Allow plenty of time when you go to the David Hockney, the hottest exhibition to open in London this month. The Royal Academy dedicates its main space to this illustrious artist, in a major retrospective show that includes over 150 works. Some pieces date back as far as 1956, but most have been created in the last eight years, in a staggering flurry of activity.
With Lucian Freud gone, Hockney is being dubbed as Britain’s best painter - this exhibition seems set to secure the crown. We are taken on a journey through Hockney’s vast output visiting numerous fascinating landscapes from different stages of the artist's life. The exhibition’s sole focus is landscapes… Hockney’s favourite subject receives obsessive and excessive treatment, in particular the lands of East Yorkshire where he has been stationed for the past few years. Many of the huge paintings are made from several adjoined canvases, their sheer scale makes them very impressive and much of the colour is so bright you feel a glow standing beneath them. The colours, the vibrancy, the sense of perspective and line all illustrate the passion behind Hockney’s talent, he often seems overwhelmed by the natural beauty before him, and he certainly presents a glorious picture of our land. ‘Woldgate Woods’ and ‘Winter Timber’ stick in my mind: huge bright canvases, rich and atmospheric, bold and memorable.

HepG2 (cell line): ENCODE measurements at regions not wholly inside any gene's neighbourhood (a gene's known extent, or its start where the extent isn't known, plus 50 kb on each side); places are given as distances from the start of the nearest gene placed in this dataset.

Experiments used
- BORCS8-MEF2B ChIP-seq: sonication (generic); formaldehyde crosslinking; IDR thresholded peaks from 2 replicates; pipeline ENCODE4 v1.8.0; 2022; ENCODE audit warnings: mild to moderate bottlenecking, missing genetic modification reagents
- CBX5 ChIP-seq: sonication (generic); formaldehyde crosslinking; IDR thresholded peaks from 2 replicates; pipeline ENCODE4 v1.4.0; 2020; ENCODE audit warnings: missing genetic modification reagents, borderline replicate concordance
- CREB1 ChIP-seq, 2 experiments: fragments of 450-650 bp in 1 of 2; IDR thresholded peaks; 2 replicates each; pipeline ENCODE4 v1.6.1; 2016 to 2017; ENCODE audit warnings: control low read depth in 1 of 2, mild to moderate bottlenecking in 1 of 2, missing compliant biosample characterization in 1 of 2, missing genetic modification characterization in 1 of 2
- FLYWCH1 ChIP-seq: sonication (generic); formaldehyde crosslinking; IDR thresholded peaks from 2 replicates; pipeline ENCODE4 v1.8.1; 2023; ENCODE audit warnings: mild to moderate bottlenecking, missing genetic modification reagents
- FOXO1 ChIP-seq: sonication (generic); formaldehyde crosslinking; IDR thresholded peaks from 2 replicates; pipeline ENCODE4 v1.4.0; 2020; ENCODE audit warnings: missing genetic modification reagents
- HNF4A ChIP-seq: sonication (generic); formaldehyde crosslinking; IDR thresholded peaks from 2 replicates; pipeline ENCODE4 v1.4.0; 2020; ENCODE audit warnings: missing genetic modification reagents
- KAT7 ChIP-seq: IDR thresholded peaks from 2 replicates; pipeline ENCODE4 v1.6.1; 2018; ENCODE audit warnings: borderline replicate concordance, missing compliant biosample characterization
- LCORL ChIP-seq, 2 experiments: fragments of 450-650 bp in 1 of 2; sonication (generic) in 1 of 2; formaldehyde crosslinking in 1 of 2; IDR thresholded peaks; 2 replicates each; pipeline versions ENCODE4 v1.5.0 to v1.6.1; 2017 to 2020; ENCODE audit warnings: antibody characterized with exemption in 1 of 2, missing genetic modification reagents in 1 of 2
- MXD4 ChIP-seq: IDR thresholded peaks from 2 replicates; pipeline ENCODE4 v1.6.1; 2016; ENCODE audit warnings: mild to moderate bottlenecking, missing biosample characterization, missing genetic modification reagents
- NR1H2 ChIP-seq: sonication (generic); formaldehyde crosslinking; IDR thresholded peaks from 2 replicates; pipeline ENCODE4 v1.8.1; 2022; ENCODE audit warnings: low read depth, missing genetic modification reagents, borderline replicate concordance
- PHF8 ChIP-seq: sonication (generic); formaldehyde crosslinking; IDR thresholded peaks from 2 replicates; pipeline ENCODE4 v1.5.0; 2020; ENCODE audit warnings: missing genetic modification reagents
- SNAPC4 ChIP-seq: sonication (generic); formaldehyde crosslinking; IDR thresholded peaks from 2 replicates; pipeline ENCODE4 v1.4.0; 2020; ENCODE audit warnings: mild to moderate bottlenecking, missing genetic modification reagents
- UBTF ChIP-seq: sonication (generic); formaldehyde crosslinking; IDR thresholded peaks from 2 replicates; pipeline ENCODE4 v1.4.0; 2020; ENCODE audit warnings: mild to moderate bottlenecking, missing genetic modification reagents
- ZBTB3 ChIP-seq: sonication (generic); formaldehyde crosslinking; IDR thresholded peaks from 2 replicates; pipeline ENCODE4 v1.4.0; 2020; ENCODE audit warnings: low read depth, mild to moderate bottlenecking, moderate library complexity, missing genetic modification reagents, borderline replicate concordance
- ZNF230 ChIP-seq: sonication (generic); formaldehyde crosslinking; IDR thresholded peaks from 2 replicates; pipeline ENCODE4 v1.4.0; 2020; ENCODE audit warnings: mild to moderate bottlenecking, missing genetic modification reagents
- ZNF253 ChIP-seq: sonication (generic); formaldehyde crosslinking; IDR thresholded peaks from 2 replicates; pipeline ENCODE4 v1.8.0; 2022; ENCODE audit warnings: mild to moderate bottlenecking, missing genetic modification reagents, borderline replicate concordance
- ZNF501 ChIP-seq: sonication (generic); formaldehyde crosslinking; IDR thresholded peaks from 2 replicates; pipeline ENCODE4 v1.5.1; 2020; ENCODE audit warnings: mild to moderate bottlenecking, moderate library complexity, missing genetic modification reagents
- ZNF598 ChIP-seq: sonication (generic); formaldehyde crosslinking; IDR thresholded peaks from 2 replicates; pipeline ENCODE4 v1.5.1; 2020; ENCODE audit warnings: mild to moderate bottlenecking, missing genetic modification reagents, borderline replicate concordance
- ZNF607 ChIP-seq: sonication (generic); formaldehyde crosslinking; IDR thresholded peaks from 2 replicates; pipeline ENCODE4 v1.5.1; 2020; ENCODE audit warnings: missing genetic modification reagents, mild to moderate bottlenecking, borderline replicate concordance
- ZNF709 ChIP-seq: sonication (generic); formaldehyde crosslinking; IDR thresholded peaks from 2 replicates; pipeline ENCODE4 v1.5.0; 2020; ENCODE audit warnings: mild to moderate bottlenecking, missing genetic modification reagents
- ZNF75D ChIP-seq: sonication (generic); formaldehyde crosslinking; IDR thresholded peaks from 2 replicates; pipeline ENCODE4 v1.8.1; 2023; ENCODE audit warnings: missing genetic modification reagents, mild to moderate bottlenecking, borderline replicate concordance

The most widely anticipated part of this show perhaps is the suite of iPad drawings, a new technology Hockney seems captivating by. The Arrival of Spring features 51 curious iPad drawings of the same country road at different points of the year. The immediacy and speed with which he can draw on this electronic tablet makes it the perfect medium for capturing ever-changing nature. It is an intriguing marriage: instantaneous modern technology and timeless rustic subject matter. It is a breathtaking room of images: as the drawings are printed on paper their original medium is not immediately obvious; Hockney makes the finger stokes very painterly. They are joyful and lively, full of innocent vision. I would have loved to see the process of creation, an amazing function on the iPad enables one to watch how a picture is drawn.
Towards the end of the exhibition a film is playing, a very different medium for Hockney, but even here his energy and love of colour is evident. The film is a collage of moving images; it is lovely and happy, all the audience were smiling watching dancers in bright costumes with familiar upbeat piano music. I had to drag myself away from staying for a second sitting. David Hockney was born with synaesthesia, a neurological condition where you see colours to musical stimuli. With my interest in music and art this particularly fascinates me, effects that can be noticed in this film, but are perhaps not as obvious in his paintings.
I left feeling overwhelmed and exhausted by this epic exhibition, and yet have no doubt that it was Hockney’s vivid canvases that lifted my mood for the rest of the day, it is the perfect remedy to fight off the January blues.Exhibition continues until 9 April 2012, book here.